People always expect more out of you when you show that you’re capable of doing so. That’s great! I’d be nowhere if all I settled for was mediocrity. Without certain people, I’d probably still be afraid of trying to get my work published in a college publication.
The problem, I’ve noticed, arises when people start telling me what I should be striving for. People tell me that since I’m writing my own story, I should try publishing it and making some money off of it. I should profit off all my work, they insist.
I agree with them, to a point. I don’t regret embracing professionally my nature as a writer. It’s one of the few things that bring me joy amidst this miserable state of existence. Writing professionally here at the Pleiad allows me to profit from my work while being able to write recreationally on the side.
The problems begin to arise the moment my professional work stops being enough to support my recreational work.
I’m limited in career opportunities. It’s the price I pay for devoting my life to the craft of writing. I chose to be a creative in spite of the risks because this was the only purpose I could imagine myself having in my short time on this earth.
Knowing this, what other option is there besides monetizing what’s left, the thing that brings me joy? I don’t do it because I want to make money off of that work, but because I must make a living somehow. As a creative, I’ve had to accept that I’ll only get so far before I have to start creating with the intention of generating profit if I want to live a comfortable life.
In the pursuit of profit, my work isn’t going to get better. The only innovation the market breeds is how to best maximize profits for oneself.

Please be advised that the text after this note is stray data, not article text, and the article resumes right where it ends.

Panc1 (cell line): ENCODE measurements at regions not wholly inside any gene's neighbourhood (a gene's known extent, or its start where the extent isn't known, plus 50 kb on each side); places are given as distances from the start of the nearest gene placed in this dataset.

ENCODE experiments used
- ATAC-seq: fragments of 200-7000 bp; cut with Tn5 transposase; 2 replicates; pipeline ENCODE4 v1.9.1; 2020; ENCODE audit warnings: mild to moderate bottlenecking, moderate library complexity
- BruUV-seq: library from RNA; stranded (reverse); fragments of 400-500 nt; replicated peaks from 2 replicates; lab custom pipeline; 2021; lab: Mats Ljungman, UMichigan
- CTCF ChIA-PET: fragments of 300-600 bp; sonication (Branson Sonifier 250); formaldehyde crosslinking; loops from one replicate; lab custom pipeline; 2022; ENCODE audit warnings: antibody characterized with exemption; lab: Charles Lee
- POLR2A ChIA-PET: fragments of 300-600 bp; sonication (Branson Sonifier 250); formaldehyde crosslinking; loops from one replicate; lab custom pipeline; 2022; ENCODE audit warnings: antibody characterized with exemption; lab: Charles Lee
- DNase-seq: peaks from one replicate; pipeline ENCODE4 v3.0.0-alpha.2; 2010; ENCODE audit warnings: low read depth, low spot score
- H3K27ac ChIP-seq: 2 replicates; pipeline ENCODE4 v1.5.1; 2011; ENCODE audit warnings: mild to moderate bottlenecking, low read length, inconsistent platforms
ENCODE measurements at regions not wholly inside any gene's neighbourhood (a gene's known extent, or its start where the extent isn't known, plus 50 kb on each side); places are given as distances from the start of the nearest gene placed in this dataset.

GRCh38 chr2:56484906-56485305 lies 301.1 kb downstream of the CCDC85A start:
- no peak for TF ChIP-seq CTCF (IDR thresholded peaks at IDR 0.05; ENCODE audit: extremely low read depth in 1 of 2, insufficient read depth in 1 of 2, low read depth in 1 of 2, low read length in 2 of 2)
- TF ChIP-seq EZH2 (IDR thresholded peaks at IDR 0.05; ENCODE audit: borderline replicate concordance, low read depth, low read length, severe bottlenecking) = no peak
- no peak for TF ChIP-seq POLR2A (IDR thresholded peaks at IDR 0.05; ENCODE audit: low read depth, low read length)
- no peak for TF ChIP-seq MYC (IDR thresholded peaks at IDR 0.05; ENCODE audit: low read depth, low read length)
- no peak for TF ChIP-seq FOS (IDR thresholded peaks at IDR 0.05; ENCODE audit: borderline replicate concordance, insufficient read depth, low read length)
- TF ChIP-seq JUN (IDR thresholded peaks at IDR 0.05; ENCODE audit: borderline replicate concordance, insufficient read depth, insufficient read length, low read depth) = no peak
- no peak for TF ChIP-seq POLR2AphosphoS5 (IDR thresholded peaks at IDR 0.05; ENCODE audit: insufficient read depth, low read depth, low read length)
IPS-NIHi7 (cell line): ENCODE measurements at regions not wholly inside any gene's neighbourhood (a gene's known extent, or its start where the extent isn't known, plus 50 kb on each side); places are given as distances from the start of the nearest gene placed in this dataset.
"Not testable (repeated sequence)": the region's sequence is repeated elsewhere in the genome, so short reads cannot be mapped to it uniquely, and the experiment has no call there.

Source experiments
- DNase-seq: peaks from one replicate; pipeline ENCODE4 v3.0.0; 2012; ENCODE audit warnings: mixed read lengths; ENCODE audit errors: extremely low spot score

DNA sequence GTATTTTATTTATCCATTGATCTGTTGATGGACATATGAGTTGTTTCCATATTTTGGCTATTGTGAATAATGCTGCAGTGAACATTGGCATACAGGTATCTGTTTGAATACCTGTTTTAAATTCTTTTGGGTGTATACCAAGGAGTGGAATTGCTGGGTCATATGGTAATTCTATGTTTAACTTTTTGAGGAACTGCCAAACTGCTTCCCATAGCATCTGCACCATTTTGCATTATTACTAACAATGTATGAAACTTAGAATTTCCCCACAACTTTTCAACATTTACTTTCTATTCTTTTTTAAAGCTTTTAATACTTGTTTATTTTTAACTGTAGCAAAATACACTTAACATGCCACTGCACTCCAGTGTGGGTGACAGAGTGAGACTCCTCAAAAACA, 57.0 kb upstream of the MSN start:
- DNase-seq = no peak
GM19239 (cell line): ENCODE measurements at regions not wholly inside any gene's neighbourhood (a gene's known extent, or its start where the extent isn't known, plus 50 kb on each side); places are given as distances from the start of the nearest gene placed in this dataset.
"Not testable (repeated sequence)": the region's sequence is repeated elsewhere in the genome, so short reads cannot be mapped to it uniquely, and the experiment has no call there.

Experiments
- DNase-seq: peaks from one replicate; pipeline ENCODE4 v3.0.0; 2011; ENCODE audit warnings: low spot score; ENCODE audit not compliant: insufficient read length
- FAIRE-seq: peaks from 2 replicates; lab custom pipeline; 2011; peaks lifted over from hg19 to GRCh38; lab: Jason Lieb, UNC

You know what’s the winning strategy, the moment I have to start monetizing my creative writing?
Low-quality garbage dressed up in enough flowery language that makes you ignore how bland and meaningless the end product truly is.
The day I start writing like this, please check in to make sure that I’m not drafting my suicide letter.
It’s this painful realization that drives me mad. As inflation rises and wages stagnate, the market gets to dictate whether I live or die. That’s the price paid for government deregulation. The market ends up becoming the government and I end up finding myself at the mercy of Milton Friedman’s wretched ghost if I want to lead a meaningful life.
I’m dragged away from this misery by a quote courtesy of Kurt Vonnegut.
“The arts are not a way to make a living. They are a very human way of making life more bearable,” Vonnegut wrote in “A Man Without a Country.”
The way things are, I am content with working in journalism until my final moments. It has been a welcome change of pace from the typical fare of creative writing. If I am to maintain my sanity and the happiness I derive from creative writing, then I must find some other use for my skills, preferably one that allows me to earn something close to a living wage. My creative endeavors must remain sacred, untouched by the greedy and filthy hands of the free market.
To hell with it; I just want to write in peace. The day my number comes up on the roll, I assure you that I’ll be bleeding ink out onto the page.